Talk:Kernel/Gentoo Kernel Configuration Guide

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{{Talk|date = 2024-05-13}}

A comment [[User:Larry|Larry]] 13:52, 13 May 2024 (UTC)
: A reply [[User:Sally|Sally]] 16:16, 30 May 2024 (UTC)
:: Your reply ~~~~

SATA is no longer under SCSI settings

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This guide is saying to enable SATA under the SCSI low-level drivers menu ... it is no longer there, and is in it's own menu in Device Drivers. -- Jessetaylor84 (talk) 08:42, 21 September 2014 (UTC)

Changed in a previous edit. --Grknight (talk) 14:19, 8 November 2018 (UTC)

some paragraph should be modified to a new contents using a latest template

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most of part, explaining to set a kernel configuration, are using a kernel template but little bit part is still using a "Code" template. so It's better to check again and update for buggy part. -- Darkcircle (talk) 11:47, 2 January 2015 (UTC)

Changed in a previous edit --Grknight (talk) 14:20, 8 November 2018 (UTC)

Enabling compression support for kmod

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I put a second box "Enabling compression support for kmod" and just double-labelled it as 116. I don't know the appropriate way of labeling new content in the middle of a section/document. Please advise. DavidC (talk) 17:43, 19 November 2017 (UTC)

DavidC You should just add your content and not worry about the translation markers. Don't add new ones or delete old ones. They are adjusted automatically. --Grknight (talk) 14:23, 8 November 2018 (UTC)

Firmware in kernel section is outdated

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The section Built-in vs modular has incorrect information regarding the support of in-kernel firmware blobs for recent versions of Linux. Specifically, the location of the options in the config has changed, and the CONFIG_FIRMWARE_IN_KERNEL option has been dropped completely. A more up-to-date example of this setup is shown at Linux firmware#Kernel, though it's also incorrect.

Relevant commit: firmware: Drop FIRMWARE_IN_KERNEL Kconfig option

Partusman (talk) 00:35, 1 September 2020 (UTC)

In the kernel box For kernels beginning with 4.18 I cannot find anything wrong. Just checked against 4.19.141
--Charles17 (talk) 06:08, 1 September 2020 (UTC)
I agree with Charles17 , it looks like the change doesn't remove support for built-in kernel firmware, it merely makes defining it more straightforward by placing the definition in one kconfig file (instead of many) and does rename the option to EXTRA_FIRMWARE. I believe this closes the case, but perhaps Charles can double check my work here. We can rename the option to the current name and perhaps make a reference to the older name in case certain systems are still running older kernels. --Maffblaster (talk) 16:28, 1 September 2020 (UTC)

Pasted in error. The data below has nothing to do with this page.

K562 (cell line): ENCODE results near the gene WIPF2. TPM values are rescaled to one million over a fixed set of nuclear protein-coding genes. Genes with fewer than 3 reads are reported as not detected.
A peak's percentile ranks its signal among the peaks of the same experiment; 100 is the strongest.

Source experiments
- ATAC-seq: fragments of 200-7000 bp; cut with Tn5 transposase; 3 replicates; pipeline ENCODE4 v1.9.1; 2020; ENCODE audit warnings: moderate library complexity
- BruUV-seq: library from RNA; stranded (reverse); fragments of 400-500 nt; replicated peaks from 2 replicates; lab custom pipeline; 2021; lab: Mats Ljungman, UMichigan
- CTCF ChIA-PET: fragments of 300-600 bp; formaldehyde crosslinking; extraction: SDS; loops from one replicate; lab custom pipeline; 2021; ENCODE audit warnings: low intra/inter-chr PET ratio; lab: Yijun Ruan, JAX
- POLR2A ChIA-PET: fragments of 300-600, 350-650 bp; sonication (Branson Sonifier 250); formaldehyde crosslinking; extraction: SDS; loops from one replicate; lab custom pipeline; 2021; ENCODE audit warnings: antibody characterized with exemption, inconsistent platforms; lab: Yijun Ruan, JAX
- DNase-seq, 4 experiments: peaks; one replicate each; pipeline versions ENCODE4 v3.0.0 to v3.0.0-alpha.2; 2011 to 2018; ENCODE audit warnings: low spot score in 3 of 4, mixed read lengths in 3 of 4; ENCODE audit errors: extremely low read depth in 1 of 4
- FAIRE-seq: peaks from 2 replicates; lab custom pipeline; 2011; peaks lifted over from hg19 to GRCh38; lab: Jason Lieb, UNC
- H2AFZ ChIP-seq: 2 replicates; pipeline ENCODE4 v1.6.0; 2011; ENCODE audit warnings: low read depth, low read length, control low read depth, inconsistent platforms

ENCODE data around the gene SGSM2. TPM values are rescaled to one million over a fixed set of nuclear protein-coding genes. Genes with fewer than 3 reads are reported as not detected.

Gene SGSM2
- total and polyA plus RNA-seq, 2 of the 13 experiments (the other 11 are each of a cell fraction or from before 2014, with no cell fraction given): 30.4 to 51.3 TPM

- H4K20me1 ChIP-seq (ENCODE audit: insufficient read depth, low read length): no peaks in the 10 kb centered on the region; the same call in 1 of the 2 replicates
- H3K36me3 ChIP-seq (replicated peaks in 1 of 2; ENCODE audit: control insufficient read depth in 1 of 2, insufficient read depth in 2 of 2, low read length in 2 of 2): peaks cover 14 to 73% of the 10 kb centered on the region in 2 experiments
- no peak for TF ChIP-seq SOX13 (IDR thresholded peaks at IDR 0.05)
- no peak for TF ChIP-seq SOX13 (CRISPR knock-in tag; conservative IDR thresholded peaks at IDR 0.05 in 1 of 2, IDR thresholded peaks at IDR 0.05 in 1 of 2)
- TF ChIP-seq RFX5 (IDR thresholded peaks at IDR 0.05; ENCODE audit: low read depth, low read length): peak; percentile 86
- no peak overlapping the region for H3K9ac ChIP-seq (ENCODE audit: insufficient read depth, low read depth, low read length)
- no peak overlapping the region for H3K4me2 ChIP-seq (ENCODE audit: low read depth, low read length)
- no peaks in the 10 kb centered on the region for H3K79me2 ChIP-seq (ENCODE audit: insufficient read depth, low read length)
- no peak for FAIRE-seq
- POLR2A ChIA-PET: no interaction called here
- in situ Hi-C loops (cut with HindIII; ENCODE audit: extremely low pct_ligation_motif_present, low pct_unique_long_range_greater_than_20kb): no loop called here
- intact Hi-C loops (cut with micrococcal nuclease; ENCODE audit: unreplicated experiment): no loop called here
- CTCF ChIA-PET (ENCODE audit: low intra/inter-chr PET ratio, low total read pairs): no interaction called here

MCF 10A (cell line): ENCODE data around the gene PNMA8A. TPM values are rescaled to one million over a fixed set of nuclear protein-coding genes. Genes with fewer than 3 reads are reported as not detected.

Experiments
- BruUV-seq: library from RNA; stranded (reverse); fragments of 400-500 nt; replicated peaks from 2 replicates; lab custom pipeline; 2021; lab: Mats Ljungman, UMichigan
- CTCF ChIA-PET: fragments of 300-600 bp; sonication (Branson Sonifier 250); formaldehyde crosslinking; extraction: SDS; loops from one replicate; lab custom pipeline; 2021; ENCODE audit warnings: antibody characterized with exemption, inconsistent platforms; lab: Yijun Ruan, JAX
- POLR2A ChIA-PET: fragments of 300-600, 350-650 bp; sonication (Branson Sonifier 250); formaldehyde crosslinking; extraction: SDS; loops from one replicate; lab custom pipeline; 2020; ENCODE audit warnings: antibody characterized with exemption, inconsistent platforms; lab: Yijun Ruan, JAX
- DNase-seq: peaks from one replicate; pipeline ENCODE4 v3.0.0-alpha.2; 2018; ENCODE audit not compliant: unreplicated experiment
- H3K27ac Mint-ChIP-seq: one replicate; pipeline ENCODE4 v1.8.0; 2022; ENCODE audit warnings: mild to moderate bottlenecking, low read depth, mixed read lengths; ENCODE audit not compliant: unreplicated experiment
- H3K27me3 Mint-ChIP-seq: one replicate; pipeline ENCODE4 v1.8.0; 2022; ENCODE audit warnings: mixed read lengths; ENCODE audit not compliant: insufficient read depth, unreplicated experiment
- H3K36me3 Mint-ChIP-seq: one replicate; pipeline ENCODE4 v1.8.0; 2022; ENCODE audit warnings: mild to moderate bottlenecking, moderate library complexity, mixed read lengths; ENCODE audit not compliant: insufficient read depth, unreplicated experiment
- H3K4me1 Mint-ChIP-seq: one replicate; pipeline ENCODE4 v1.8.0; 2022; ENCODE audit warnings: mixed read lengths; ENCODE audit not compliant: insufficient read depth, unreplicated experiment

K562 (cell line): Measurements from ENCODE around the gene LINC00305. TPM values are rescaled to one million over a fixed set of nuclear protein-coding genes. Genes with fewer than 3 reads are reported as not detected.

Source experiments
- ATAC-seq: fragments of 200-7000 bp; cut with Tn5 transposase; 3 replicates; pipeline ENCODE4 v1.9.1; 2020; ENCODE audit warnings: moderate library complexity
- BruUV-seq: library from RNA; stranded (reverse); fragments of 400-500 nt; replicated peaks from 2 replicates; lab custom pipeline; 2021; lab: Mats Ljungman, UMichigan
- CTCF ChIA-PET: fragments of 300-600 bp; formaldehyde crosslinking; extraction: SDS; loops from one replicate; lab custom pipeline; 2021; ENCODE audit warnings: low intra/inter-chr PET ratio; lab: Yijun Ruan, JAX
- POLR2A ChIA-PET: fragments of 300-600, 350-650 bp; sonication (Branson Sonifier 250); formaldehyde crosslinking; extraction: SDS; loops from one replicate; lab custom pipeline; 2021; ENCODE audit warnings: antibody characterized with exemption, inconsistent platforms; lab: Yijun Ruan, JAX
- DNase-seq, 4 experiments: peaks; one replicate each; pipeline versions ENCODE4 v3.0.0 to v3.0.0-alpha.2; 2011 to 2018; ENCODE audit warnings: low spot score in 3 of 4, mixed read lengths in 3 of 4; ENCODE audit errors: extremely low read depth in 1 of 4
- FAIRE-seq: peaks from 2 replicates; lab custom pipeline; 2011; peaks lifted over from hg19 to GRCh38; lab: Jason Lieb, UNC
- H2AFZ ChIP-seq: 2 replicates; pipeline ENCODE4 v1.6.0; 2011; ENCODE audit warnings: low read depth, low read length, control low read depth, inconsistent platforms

In 4.19.141 the CONFIG_FIRMWARE_IN_KERNEL ( Include in-kernel firmware blobs in kernel binary ) has gone. I guess this is the reason why Linux_firmware#Kernel shows two kernel boxes, one before and one after that change.
I just replaced this article's kernel box with a link to the other article.
--Charles17 (talk) 18:32, 1 September 2020 (UTC)

GRUB Menu Auto-Selection may not advanced due to Lexical Misorder May Occur during Kernel Configuration

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I've also noticed that when adding additiona `vmlinuz` to the `/boot` directory, the naming convention found in `VERSION`, `LOCALVERSION`, and EXTRALOCALVERSION` all contribute to the final name of the `vmlinuz` being stored into the `/boot` directory.

If you insert a later lexical in the middle of this kernel version, then that kernel version will no longer come out on top as the floating default; in fact, it would stay stuck on the latest overall lexical ordering of `vmlinuz-*` naming convention.

Some examples are:

   /boot/vmlinuz-alpha-001    (first timestamp)
   /boot/vmlinuz-midway-550   (second timestamp)
   /boot/vmlinuz-zeta-999     (third timestamp)

And for the next kernel version, you inserted a new value in between 'a'(lpha) and 'z'(eta) such as:


Next time you do `grub-mkconfig`, the last lexical will still be your auto-selected kernel ones (vmlinuz-zeta-999). -- Egberts (talk) 19:45, 3 August 2022 (UTC)

Please add reference to Pietinger's Manual kernel configuration tutorial

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Pietinger's Manual kernel configuration tutorial contains important information for advanced kernel configuration and optimization. Moreover it links to the Manual Configuring Kernel Version 6.6, which suggests several Must_Haves which should be enabled in most cases. See discussion here.
--Lucatrv (talk) 20:49, 13 May 2024 (UTC)